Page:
Having an Adequate Intake of Vitamin D and Calcium is Not an Option 26 Feb 2013
Left hand, right hand. Increase taxes, reduce spending. A good diet is sufficient, taking a dietary supplement provides insurance. What should I do? Who to listen to? Well, today’s blog is about the middle majority. The majority trying to eat a balanced diet, trying to make nutrient-rich food choices, and regularly using dietary supplements as insurance.
The US Preventive Services Task Force (USPSTF) conducted two systematic reviews and a meta-analysis to weigh the pros and cons of supplementing with higher doses of calcium and vitamin D. Data from studies involving community-living (noninstitutionalized) without a history of fractures. Based on selected studies, the USPSTF concluded there was insufficient evidence to confirm that taking a 1,000 mg calcium supplement with 400 IU vitamin D daily would prevent primary fractures.
One of the challenges of meta-analysis is that the conclusion can only reflect the quality of the studies which were included in the analysis. This report primarily evaluated the effect of supplement use (yes/no). As noted in the Council for Responsible Nutrition response, this recommendation was heavily weighted by data collected from 35,000 women who participated in a randomized controlled trial, i.e. the Women’s Health Initiative, where many were not adhering to the calcium regimen. A more re-analysis of women who strictly adhered to the calcium and vitamin D supplementation found a 38% reduction in hip fracture and no increased risk of kidney stones.
Here are the facts: 1) About every other postmenopausal women will suffer a fracture related to osteoporosis. 2) Calcium and vitamin D supplementation reduces rates of bone loss in older people. 3) Vitamin D deficiency is prevalent in the US, the majority of Americans have serum 25(OH)D levels < 50 nmol/L, and 400 IU vitamin D3 daily does not meet the DRI.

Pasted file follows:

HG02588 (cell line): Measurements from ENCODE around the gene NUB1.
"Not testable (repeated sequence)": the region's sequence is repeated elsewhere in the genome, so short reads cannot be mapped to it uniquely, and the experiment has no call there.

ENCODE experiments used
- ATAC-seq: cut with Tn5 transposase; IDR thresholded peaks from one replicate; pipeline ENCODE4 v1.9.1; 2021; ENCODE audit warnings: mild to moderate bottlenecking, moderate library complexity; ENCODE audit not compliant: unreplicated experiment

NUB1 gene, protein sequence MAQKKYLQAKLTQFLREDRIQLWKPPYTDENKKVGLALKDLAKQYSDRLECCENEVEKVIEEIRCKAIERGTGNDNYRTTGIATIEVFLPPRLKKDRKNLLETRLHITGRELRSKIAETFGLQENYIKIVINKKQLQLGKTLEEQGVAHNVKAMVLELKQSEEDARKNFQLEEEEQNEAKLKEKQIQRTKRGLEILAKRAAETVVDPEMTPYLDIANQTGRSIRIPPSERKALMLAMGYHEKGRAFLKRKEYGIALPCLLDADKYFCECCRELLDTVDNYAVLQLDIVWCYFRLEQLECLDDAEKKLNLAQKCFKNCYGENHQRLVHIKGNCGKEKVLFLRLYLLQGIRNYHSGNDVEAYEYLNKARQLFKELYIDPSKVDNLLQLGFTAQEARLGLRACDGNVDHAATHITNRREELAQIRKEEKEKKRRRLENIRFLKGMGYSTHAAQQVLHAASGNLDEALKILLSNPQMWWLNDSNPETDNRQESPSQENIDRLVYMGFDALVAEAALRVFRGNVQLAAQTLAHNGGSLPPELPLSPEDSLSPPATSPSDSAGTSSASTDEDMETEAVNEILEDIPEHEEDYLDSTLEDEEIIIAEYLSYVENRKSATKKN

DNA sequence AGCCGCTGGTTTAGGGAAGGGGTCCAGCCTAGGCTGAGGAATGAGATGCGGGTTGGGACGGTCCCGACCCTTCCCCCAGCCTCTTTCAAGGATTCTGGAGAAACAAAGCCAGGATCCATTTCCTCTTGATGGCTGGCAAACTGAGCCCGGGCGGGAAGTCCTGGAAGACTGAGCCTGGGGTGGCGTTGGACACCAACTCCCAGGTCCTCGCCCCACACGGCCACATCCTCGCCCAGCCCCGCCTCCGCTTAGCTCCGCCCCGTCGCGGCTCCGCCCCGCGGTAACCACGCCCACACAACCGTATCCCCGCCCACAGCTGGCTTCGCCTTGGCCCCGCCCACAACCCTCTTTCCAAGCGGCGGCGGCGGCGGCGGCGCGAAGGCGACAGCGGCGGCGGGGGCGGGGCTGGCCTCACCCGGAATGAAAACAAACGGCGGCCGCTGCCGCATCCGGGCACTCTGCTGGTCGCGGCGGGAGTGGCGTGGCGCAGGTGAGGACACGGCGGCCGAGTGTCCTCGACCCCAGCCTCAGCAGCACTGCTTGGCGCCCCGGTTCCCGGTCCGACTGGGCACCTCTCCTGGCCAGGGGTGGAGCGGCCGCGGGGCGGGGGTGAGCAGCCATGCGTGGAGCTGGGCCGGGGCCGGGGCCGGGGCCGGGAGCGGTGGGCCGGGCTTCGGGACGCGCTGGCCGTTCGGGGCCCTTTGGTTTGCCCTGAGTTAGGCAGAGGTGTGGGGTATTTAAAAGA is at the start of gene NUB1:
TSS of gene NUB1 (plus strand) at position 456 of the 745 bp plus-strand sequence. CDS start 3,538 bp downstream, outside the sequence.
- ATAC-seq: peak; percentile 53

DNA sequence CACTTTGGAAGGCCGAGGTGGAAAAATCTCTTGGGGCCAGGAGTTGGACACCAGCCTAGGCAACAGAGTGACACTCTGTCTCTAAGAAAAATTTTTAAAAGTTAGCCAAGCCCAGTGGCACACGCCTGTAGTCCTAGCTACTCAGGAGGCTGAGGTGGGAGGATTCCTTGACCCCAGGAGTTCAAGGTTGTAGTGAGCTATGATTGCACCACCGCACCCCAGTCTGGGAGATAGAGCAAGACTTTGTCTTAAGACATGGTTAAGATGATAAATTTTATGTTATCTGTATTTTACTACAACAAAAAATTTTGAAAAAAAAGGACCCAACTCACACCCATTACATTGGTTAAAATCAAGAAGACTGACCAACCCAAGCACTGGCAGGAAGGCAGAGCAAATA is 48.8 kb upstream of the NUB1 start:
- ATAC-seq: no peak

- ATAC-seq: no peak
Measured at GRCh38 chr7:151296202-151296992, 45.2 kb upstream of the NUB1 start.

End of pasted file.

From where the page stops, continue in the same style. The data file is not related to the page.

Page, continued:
The International Osteoporosis Foundation (IOF) agrees with the USPTF that daily supplementation with doses of vitamin D ≤ 400IU and calcium ≤ 1,000mg has no net benefit. That is because the “IOF finds that a higher dosage of vitamin D, specifically 800 IU/d, does reduce fractures”.
No one disputes the role of calcium and vitamin D in maintaining strong bones. The debate among health professionals, experts, and professional bodies is philosophical. Basically, should they advise people to meet their nutrient requirements exclusively from the foods they eat? But what if people don’t always make good food choices? Is there value in using a dietary supplement? Of course. But some health professionals believe that recommending supplements is an admission of dietary failure. And rightfully, over-consumption can be an issue for 1-3% of people. The decision by health professionals and professional bodies to recommend foods versus foods and dietary supplements is a value decision, it is not a statement on the essentiality of calcium and vitamin D.
There is no debate about the importance of an adequate intake of vitamin D and calcium. These nutrients are essential to maintain strong bones and muscles to reduce the risk of falls and fractures. Everyone should be consuming the recommended daily intakes for vitamin D and calcium. -mm-
Prentice RL, Pettinger MB, Jackson RD, Wactawaski-Wende J, LaCroix AZ, Anderson GL, Chlebowski RL, Manson JE, Van Horn L, Vitolins MZ, Datta M, LeBlanc ES, Cauley JA, Rossouw JE. Health risks and benefits from calcium and vitamin D supplementation: Women’s Health Initiative clinical trial and cohort study. 2013 Osteoporosis Int doi: 10.1007/s00198-012-2224-2.